Understanding the effects of forced and bubble-induced convection in transport-limited organic electrosynthesis

01 November 2023, Version 1
This content is a preprint and has not undergone peer review at the time of posting.


Organic electrosynthesis offers a sustainable path to decarbonize the chemical industry by integrating renewable energy into chemical manufacturing. However, achieving the selectivity and energy efficiency required for industrial applications is challenging due to the inherent mass transport limitations. Convection can mitigate mass transport limitations, but its impact on organic electrochemical processes remains poorly understood. We investigate the interplay between mass transport and electrochemical reaction rates under convective flows in the context of the electrosynthesis of adiponitrile, one of the largest organic electrochemical processes in the industry. We use experiments and data-driven predictive models to demonstrate that forced liquid convection and bubble-induced convection produce near-identical mass transport conditions when the corresponding Sherwood numbers—the ratio of convective mass transport to diffusive mass transport—are equal. Moreover, we show that the Faradaic efficiency (i.e., the electrochemical selectivity) scales with the Sherwood number for a given current density and reactant concentration. This scalability enables performance to be predicted irrespective of the convection mode employed to enhance mass transport. Our results provide a deeper understanding of mass transport in organic electrosynthesis and offer guidelines to enable more sustainable chemical manufacturing practices.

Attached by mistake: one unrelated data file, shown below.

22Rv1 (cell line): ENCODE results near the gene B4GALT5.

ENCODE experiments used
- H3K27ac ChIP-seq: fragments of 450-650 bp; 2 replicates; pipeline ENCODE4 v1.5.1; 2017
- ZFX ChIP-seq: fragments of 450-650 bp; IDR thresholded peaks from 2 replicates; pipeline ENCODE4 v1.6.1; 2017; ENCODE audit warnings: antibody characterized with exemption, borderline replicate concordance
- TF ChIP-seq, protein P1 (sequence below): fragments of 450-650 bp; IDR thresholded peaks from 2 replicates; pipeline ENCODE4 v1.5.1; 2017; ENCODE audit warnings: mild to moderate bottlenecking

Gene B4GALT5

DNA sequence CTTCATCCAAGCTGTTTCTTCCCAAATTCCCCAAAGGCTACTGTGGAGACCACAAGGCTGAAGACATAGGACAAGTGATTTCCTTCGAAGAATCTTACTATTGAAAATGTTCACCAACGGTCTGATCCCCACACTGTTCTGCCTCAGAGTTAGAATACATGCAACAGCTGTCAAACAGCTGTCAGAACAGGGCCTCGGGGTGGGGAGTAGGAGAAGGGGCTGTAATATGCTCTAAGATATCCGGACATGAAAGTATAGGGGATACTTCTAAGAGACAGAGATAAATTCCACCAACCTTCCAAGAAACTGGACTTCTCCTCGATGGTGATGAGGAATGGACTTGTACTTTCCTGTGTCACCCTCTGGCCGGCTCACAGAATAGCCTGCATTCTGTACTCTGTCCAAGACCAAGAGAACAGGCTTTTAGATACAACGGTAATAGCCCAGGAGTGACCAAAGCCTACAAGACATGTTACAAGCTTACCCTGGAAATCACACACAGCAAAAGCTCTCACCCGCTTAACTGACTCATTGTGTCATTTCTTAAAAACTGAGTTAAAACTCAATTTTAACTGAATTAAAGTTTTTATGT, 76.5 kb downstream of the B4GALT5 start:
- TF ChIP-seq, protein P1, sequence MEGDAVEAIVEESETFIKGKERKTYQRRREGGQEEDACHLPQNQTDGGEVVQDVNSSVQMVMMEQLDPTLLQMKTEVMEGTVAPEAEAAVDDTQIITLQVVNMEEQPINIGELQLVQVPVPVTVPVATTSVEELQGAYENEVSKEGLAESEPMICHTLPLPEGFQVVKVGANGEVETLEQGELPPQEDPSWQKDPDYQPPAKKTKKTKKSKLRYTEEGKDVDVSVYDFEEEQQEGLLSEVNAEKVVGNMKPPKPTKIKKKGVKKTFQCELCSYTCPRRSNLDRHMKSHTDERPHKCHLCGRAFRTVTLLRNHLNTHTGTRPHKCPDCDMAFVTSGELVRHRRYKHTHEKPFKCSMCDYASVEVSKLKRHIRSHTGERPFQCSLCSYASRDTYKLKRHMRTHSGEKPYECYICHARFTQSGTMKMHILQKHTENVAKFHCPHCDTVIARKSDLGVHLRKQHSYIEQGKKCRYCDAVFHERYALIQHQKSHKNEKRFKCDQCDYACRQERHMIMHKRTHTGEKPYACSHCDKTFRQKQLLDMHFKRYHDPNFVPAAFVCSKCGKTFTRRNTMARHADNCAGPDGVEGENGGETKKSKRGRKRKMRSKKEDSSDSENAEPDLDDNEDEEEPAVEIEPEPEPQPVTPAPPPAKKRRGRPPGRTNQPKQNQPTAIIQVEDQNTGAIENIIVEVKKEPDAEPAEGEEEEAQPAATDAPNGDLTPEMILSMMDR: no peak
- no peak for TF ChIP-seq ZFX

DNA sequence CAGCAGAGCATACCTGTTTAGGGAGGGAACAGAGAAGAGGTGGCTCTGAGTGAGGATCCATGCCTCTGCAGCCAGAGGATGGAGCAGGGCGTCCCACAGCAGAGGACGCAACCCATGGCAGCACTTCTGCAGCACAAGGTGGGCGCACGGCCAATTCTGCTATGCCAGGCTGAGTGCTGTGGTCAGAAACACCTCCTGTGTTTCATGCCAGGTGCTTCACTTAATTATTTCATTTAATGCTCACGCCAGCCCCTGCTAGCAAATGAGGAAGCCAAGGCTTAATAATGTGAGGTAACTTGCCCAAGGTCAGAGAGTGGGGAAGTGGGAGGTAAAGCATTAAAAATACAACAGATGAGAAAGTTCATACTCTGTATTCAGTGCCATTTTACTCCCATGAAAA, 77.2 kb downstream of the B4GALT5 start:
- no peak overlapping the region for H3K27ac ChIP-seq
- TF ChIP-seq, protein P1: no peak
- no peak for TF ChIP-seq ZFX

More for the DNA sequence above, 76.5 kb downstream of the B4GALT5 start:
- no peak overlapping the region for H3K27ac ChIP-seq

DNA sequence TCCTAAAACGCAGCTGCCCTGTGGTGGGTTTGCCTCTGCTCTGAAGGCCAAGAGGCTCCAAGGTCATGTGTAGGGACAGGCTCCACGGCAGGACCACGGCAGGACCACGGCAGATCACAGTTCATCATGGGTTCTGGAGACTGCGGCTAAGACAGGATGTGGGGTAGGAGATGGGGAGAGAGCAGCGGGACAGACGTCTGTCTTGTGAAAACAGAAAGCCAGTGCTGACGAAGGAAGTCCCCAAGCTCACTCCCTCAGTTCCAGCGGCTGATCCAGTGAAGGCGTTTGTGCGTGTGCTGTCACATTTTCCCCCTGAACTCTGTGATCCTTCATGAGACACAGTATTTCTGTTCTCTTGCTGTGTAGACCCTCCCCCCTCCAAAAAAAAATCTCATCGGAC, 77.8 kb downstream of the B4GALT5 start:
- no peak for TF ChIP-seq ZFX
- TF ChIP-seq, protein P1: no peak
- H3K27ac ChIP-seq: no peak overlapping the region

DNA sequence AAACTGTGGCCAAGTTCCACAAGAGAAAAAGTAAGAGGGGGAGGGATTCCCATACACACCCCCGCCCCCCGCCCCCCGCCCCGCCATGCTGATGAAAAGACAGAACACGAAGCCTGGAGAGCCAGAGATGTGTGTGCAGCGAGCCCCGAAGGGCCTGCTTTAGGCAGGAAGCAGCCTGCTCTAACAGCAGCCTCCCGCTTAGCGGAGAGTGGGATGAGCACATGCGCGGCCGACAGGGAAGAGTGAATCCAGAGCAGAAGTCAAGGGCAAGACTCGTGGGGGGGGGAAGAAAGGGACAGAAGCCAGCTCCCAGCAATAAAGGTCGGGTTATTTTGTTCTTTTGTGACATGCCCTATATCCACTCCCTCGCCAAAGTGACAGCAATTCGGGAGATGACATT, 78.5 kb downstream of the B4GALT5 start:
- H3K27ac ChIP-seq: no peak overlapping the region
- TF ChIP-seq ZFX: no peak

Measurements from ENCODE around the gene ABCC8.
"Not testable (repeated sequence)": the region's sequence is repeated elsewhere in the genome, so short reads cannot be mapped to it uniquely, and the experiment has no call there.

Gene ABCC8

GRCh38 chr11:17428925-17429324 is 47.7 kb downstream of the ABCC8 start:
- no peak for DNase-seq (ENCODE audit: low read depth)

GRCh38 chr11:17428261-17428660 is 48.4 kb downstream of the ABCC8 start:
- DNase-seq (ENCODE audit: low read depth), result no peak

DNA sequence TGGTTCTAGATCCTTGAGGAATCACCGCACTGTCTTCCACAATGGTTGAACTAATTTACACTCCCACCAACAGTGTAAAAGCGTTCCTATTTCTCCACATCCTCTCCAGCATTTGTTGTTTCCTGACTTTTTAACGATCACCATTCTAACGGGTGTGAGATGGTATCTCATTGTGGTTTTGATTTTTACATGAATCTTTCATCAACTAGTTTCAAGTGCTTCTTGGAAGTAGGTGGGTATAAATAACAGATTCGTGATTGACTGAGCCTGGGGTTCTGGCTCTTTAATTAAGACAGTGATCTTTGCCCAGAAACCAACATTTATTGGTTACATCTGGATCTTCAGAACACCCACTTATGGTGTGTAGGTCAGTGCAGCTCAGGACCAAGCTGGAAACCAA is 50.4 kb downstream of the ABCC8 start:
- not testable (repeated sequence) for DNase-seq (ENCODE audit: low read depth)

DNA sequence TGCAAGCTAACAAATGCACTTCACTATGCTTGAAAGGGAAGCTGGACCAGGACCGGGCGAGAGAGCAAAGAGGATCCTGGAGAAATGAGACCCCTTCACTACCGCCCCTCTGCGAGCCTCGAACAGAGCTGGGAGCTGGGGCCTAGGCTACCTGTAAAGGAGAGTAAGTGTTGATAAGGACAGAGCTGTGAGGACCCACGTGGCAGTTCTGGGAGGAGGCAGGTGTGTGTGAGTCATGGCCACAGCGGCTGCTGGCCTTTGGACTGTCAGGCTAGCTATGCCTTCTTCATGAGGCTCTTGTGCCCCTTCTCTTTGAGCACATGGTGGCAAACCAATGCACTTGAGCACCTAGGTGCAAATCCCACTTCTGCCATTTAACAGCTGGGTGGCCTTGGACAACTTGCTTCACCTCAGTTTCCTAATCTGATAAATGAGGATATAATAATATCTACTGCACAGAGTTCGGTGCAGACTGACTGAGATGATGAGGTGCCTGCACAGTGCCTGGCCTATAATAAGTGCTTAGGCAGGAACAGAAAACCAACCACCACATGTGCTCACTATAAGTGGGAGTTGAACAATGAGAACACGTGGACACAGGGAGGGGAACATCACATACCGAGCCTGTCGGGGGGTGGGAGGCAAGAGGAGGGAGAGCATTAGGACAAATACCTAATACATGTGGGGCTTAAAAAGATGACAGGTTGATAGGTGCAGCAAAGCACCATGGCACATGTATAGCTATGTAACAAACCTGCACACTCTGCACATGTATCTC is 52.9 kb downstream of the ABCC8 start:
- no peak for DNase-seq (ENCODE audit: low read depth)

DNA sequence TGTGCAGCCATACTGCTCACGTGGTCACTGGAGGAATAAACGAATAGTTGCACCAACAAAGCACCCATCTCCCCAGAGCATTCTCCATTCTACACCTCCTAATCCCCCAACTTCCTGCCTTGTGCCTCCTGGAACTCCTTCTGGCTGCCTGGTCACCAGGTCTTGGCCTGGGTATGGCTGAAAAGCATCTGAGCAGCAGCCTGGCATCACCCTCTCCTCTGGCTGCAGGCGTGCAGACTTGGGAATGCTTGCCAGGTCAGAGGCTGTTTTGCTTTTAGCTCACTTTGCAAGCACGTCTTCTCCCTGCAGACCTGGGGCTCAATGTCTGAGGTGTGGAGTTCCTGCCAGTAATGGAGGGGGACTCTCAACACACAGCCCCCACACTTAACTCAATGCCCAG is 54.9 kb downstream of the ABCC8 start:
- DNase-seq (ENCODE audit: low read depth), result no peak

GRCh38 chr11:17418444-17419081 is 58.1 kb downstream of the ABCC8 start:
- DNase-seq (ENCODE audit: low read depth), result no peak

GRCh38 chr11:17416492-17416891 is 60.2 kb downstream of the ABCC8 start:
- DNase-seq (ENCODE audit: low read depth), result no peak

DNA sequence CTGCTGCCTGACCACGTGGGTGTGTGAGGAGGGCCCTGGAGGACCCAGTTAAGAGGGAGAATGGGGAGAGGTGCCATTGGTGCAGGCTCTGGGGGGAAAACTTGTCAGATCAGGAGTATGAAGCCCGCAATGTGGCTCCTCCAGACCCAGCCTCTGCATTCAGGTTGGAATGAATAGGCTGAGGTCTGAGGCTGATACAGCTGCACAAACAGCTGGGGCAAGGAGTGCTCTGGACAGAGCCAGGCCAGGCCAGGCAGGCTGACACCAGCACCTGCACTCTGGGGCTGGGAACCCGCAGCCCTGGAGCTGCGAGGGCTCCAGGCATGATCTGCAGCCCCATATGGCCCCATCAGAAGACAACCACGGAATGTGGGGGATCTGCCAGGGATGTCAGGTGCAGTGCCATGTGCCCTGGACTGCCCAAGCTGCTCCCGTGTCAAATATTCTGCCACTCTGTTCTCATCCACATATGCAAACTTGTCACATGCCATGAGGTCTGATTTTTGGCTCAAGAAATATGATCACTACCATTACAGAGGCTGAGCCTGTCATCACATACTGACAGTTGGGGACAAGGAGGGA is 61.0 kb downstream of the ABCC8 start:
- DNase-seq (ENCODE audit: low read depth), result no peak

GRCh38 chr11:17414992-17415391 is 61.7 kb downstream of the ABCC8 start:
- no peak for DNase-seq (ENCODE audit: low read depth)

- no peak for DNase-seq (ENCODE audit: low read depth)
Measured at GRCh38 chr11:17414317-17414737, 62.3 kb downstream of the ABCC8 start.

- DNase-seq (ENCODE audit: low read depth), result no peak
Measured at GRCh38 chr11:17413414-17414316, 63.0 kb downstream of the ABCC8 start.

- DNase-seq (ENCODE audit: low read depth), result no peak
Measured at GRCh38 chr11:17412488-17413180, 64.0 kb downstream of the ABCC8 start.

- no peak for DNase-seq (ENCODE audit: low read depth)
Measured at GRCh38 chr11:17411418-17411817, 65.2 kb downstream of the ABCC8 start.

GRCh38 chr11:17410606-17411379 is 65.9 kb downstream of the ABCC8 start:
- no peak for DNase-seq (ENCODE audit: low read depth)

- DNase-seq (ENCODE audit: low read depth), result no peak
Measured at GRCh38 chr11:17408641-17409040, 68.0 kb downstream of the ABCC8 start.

mass transport
organic electrosynthesis
Sherwood number

Supplementary materials

Supplementary Information
Supplementary information for "Understanding the effects of forced and bubble-induced convection in transport-limited organic electrosynthesis"


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